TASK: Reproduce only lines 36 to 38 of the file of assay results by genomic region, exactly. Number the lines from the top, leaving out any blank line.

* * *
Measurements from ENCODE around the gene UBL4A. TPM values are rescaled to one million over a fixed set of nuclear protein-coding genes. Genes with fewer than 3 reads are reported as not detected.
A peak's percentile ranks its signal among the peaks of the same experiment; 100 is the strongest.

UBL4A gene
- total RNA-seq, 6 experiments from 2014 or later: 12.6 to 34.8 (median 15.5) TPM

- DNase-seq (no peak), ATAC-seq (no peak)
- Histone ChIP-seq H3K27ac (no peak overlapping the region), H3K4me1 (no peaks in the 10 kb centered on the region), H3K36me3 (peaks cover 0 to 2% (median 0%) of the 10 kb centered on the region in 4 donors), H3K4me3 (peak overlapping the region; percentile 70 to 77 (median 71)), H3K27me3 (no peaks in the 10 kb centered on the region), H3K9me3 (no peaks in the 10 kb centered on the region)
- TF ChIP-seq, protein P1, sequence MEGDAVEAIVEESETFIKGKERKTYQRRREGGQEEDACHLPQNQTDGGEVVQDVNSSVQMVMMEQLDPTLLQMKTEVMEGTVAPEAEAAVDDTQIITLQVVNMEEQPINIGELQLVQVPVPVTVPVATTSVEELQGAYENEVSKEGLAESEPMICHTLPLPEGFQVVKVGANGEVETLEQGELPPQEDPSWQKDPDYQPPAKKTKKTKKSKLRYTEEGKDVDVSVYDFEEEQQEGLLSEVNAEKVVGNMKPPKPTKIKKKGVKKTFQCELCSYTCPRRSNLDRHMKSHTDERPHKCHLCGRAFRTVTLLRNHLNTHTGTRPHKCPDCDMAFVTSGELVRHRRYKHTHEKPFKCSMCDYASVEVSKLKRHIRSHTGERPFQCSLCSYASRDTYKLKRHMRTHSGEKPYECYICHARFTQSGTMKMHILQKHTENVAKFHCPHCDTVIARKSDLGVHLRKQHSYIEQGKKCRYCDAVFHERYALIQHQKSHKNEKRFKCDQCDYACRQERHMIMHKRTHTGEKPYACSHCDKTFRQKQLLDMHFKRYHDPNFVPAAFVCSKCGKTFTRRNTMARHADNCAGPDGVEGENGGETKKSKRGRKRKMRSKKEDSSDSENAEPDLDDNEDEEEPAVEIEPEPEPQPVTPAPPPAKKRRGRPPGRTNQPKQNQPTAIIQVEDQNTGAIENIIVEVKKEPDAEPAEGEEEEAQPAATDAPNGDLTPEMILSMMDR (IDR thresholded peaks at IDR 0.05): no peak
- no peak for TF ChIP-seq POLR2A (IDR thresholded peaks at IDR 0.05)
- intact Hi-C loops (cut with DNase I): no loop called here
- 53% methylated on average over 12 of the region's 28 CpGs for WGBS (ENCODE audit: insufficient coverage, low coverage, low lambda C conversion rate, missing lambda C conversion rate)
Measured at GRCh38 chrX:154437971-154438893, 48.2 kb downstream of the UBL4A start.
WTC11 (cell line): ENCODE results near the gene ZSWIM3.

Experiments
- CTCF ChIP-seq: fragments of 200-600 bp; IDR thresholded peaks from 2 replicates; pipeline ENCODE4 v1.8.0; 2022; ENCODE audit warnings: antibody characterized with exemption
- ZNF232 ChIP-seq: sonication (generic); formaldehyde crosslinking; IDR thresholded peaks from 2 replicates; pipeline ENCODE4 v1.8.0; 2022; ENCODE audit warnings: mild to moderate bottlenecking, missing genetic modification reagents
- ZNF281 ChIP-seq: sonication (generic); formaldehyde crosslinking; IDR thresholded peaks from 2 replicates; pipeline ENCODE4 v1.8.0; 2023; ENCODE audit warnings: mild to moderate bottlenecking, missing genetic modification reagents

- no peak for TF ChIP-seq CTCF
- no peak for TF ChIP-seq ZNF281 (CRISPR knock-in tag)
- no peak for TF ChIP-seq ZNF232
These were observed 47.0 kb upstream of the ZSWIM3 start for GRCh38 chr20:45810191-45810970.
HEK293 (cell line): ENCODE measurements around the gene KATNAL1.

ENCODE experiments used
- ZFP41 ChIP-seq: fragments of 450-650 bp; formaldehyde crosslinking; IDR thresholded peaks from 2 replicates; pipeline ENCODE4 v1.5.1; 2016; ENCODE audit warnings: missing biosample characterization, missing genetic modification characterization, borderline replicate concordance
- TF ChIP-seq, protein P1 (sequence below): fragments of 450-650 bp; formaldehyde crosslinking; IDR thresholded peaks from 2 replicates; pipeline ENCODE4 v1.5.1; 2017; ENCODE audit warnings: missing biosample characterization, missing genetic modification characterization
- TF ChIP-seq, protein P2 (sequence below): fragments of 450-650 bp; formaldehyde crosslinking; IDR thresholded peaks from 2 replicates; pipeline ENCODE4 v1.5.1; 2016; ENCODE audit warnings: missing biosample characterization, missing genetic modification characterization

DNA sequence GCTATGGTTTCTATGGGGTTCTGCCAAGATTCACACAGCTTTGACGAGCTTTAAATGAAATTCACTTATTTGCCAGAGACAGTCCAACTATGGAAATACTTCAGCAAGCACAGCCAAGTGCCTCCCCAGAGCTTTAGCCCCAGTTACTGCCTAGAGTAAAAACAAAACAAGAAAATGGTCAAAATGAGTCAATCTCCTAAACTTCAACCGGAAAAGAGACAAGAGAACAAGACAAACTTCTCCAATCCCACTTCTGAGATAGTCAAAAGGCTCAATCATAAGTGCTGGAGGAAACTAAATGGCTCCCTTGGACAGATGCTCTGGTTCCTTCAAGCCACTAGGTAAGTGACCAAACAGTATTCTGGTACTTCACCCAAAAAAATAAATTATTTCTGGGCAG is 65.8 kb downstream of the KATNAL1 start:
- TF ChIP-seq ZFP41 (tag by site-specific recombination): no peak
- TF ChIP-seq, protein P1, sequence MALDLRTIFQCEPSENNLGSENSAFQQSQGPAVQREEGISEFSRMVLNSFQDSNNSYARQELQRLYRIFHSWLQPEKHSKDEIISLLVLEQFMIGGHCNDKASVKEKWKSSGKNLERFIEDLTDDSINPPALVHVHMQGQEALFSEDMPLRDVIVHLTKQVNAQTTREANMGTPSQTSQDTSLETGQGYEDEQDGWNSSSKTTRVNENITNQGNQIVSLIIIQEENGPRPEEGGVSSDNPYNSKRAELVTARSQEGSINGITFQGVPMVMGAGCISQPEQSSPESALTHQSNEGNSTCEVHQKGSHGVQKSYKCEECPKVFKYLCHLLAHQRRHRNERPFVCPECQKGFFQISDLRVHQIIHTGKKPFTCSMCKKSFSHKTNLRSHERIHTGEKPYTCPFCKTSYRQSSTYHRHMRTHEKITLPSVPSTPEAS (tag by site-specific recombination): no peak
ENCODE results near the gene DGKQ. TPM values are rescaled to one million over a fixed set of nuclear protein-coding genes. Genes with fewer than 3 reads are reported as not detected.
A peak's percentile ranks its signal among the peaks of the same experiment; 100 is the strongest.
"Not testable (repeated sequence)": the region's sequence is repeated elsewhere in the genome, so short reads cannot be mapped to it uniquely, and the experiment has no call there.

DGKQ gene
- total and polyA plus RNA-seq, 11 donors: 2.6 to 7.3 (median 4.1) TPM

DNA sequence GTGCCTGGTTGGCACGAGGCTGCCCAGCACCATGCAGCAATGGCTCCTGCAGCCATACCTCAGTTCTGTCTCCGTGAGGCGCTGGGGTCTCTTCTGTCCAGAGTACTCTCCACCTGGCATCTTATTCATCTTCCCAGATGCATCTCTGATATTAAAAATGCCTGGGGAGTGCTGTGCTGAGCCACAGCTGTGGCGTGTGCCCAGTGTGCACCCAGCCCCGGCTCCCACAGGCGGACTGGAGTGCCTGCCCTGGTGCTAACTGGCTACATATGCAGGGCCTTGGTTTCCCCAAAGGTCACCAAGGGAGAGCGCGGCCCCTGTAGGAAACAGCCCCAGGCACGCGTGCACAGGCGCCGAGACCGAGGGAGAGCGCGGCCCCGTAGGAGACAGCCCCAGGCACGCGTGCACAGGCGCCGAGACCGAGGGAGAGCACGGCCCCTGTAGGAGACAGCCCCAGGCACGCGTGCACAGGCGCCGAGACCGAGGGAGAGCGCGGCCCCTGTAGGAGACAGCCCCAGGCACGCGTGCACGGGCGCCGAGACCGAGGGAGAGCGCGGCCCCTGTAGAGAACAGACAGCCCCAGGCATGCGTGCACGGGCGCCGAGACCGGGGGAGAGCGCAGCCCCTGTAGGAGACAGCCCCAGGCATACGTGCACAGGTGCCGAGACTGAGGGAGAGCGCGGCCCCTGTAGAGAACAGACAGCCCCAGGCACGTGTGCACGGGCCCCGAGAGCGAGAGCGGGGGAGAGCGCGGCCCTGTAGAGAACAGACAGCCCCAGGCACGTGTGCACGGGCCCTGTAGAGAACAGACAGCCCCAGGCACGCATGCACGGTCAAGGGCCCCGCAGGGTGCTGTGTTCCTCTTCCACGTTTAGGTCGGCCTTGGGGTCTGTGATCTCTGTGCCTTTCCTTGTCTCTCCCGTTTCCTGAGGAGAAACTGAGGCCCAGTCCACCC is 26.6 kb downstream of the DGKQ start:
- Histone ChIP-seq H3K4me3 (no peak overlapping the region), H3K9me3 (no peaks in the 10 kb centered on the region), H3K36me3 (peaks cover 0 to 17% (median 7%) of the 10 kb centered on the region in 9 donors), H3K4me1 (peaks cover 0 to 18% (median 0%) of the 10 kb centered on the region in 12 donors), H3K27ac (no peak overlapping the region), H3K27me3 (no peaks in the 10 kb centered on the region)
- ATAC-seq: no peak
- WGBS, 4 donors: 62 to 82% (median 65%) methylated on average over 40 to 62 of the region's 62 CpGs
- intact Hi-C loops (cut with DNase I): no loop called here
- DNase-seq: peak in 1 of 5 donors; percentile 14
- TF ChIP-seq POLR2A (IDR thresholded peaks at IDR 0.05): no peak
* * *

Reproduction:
- ATAC-seq: no peak
- WGBS, 4 donors: 62 to 82% (median 65%) methylated on average over 40 to 62 of the region's 62 CpGs
- intact Hi-C loops (cut with DNase I): no loop called here